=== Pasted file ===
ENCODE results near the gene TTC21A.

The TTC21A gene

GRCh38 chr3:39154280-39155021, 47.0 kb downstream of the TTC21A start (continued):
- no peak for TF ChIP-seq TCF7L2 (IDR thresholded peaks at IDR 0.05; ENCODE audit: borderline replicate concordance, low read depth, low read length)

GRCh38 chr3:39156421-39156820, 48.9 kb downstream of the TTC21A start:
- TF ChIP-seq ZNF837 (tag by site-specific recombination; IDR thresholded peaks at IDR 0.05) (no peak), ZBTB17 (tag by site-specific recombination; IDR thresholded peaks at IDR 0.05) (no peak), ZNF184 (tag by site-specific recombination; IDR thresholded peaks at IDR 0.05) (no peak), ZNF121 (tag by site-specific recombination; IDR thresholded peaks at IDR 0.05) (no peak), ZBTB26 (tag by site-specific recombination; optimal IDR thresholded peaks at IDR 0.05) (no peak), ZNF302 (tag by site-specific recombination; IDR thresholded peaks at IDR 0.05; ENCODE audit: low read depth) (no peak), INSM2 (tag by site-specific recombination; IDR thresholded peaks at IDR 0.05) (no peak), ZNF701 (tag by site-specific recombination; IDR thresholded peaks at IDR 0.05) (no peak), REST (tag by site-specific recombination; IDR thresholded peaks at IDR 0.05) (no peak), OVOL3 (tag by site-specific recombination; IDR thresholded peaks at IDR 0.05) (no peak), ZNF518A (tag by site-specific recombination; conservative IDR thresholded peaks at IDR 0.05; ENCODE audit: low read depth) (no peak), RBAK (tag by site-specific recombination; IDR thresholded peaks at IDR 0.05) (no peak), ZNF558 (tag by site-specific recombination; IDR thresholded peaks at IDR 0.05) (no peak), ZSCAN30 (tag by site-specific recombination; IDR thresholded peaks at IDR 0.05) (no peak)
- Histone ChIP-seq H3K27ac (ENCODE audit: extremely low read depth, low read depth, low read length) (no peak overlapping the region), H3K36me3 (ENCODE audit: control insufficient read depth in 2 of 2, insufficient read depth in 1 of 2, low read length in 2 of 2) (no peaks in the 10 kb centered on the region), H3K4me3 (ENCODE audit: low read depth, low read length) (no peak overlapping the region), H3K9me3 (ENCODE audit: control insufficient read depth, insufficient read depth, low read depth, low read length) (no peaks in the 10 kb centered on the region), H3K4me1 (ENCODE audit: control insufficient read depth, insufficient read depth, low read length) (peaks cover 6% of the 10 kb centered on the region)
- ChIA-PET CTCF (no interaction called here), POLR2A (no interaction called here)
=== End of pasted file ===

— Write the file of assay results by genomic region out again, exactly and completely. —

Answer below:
ENCODE results near the gene TTC21A.

The TTC21A gene

GRCh38 chr3:39154280-39155021, 47.0 kb downstream of the TTC21A start (continued):
- no peak for TF ChIP-seq TCF7L2 (IDR thresholded peaks at IDR 0.05; ENCODE audit: borderline replicate concordance, low read depth, low read length)

GRCh38 chr3:39156421-39156820, 48.9 kb downstream of the TTC21A start:
- TF ChIP-seq ZNF837 (tag by site-specific recombination; IDR thresholded peaks at IDR 0.05) (no peak), ZBTB17 (tag by site-specific recombination; IDR thresholded peaks at IDR 0.05) (no peak), ZNF184 (tag by site-specific recombination; IDR thresholded peaks at IDR 0.05) (no peak), ZNF121 (tag by site-specific recombination; IDR thresholded peaks at IDR 0.05) (no peak), ZBTB26 (tag by site-specific recombination; optimal IDR thresholded peaks at IDR 0.05) (no peak), ZNF302 (tag by site-specific recombination; IDR thresholded peaks at IDR 0.05; ENCODE audit: low read depth) (no peak), INSM2 (tag by site-specific recombination; IDR thresholded peaks at IDR 0.05) (no peak), ZNF701 (tag by site-specific recombination; IDR thresholded peaks at IDR 0.05) (no peak), REST (tag by site-specific recombination; IDR thresholded peaks at IDR 0.05) (no peak), OVOL3 (tag by site-specific recombination; IDR thresholded peaks at IDR 0.05) (no peak), ZNF518A (tag by site-specific recombination; conservative IDR thresholded peaks at IDR 0.05; ENCODE audit: low read depth) (no peak), RBAK (tag by site-specific recombination; IDR thresholded peaks at IDR 0.05) (no peak), ZNF558 (tag by site-specific recombination; IDR thresholded peaks at IDR 0.05) (no peak), ZSCAN30 (tag by site-specific recombination; IDR thresholded peaks at IDR 0.05) (no peak)
- Histone ChIP-seq H3K27ac (ENCODE audit: extremely low read depth, low read depth, low read length) (no peak overlapping the region), H3K36me3 (ENCODE audit: control insufficient read depth in 2 of 2, insufficient read depth in 1 of 2, low read length in 2 of 2) (no peaks in the 10 kb centered on the region), H3K4me3 (ENCODE audit: low read depth, low read length) (no peak overlapping the region), H3K9me3 (ENCODE audit: control insufficient read depth, insufficient read depth, low read depth, low read length) (no peaks in the 10 kb centered on the region), H3K4me1 (ENCODE audit: control insufficient read depth, insufficient read depth, low read length) (peaks cover 6% of the 10 kb centered on the region)
- ChIA-PET CTCF (no interaction called here), POLR2A (no interaction called here)